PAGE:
I salvaged an old dresser from a garage sale. It had a wood countertop, but the countertop was veneer – meaning I couldn’t sand it down and restain it. It was trashed, and simply needed replacing.
In the end, we opted to convert the dresser into a bathroom vanity. The full transformation was a fun project (found here).
As, we went about revamping the vanity, I had intentions to do a marble or granite countertop. Once I priced out the granite and marble, I just couldn’t justify it. I paid $15 for the dresser. I couldn’t dish out $250 for a custom granite slab. We thought about buying the tools to do the granite ourselves…but in the end we decided to stick with something we know about – wood. And, I love the result.
If you are wanting to build a wood countertop, we are going to assume you know the basics of woodworking. It’s not a beginner, whip it out in a day type of project – just giving fair warning.
STEP 1 – wood selection
Choose your wood, preferably a dense wood.
(A link to a good way to select wood for your project HERE)
We opted for hickory for a few reasons.
#1: It’s a dense wood that’s going to hold up well.
#2: We have excess of it (making the countertop free).
STEP 2 – prep wood
Be sure your wood is all planed, and ready to be joined together. We laid it out to see where the grains looked good together, before actually joining the wood together.
STEP 3 – join wood
The Biscuit Joiner is the perfect tool for connecting wood together. First, mark the wood across both boards with a pencil, showing where the center of your biscuit joiner cut will be. Proceed with cutting all your biscuit holes. Then, place a good ‘coating’ of wood glue on each biscuit as well as the wood ends that will be connected together. You’ll want to work quickly as wood glue can dry faster than anticipated, and you want it to adhere really well.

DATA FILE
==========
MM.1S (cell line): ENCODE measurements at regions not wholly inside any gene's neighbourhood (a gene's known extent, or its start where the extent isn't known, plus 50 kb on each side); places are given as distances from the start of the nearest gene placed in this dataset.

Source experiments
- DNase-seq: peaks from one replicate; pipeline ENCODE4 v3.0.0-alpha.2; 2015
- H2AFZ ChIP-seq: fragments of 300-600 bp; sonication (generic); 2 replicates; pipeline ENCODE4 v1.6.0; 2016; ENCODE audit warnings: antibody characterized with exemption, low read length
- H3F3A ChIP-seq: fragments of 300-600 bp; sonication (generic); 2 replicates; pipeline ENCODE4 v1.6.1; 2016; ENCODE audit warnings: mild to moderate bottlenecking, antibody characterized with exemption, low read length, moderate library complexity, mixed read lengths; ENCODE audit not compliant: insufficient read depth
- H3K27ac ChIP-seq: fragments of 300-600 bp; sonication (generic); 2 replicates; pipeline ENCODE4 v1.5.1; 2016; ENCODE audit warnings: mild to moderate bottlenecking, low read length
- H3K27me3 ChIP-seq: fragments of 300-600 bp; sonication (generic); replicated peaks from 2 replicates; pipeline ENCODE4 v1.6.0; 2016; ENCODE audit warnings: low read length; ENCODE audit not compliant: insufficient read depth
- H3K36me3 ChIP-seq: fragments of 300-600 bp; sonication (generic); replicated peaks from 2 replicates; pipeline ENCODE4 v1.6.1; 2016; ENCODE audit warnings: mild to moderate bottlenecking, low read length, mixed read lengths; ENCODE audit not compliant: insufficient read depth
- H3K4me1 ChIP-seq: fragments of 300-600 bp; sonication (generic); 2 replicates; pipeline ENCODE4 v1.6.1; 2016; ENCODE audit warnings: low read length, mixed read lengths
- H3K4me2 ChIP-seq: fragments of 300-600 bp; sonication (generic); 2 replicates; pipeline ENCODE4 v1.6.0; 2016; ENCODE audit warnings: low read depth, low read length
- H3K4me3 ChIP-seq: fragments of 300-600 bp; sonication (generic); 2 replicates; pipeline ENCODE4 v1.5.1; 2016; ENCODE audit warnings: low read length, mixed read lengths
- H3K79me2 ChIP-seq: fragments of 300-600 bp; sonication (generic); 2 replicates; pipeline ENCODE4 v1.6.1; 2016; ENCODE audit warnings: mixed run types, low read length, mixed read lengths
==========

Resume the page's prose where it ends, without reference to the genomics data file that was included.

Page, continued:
STEP 4 - glue and clamp
Clamp the countertop together. The biscuits and wood glue are what are going to hold the countertop together. There are no screws or nails needed. This doesn’t mean it’s necessary to drench the pieces in glue. Be generous, but not excessive.
Notice the glue squeezing out of the joints as it’s clamped tightly? This is fine. It’s not coming out in extreme amounts. I personally do not like cleaning glue off once it is dried. It takes a lot of work to sand it down. Once the piece is all clamped and secure, we take a a putty knife and gently scrape up the glue, and then wipe clean with a damp rag.
STEP 5 – be patient
Let it stay clamped overnight.
STEP 6 – cut to size / shape
Cut it to size! Our vanity had a rounded front. Therefore, we needed to cut a rounded front edge on our countertop. We used the band saw to cut our traced pattern.
STEP 7 - add trim (optional)
We also wanted a decorative trim around the countertop. Although it isn’t necessary, it sure is a nice finishing touch. You don’t want the end joints exposed. It’s not going to sand as well, or absorb the stain the same. The quality way (in my opinion) was to add a decorative trim.
In that Scott is building a wooden sailboat, we had some extra mahogany laying around. Mahogany is very dense wood. Since it is so dense, it is difficult to just ‘bend’ into shape – even this slight curve. Scott rigged up a little steamer, and was able to get the wood moist enough, allowing it to bend into shape a little more easily. Once it was steamed, he bent it to shape and left it there overnight.
The next day, he didn’t use biscuits or screws/nails to attach the trim. Instead, he used an epoxy. Epoxy is really fast drying, therefore, he had to work and clamp quickly (not pictured)
(epoxy is discussed later in the post)
We let that front piece dry clamped overnight. The next afternoon we added the side trim pieces using the same epoxy method. No bending necessary for those.
STEP 8 - smooth edges
Using a router, he gave the edges a nice rounded edge on top.
STEP 9 – cut sink hole
At this point it was starting to really look good! Next up was using the template provided with the sink, to cut out the sink hole.
As you can see in the picture, drilling a hole first is necessary to allow a spot for the jig saw blade to get access to your cut line.
STEP 10 – fixing gaps
Finishing touches before the stain can be applied are critical in achieving an overall end product you’ll be proud of. Sometimes, no matter how meticulous you are, there are going to be slight gaps in wood joints. The countertop didn’t have any gaps, but in one corners joint of the trim we had a slight crack:
This is quite simple to solve. And makes such a difference!
First, you need some matching wood shavings. Using a saw, just create some wood dust (in our case we used a Japanese hand saw and the mahogany)
Next, get a dollop of wood glue and mix the wood shavings and glue creating a paste.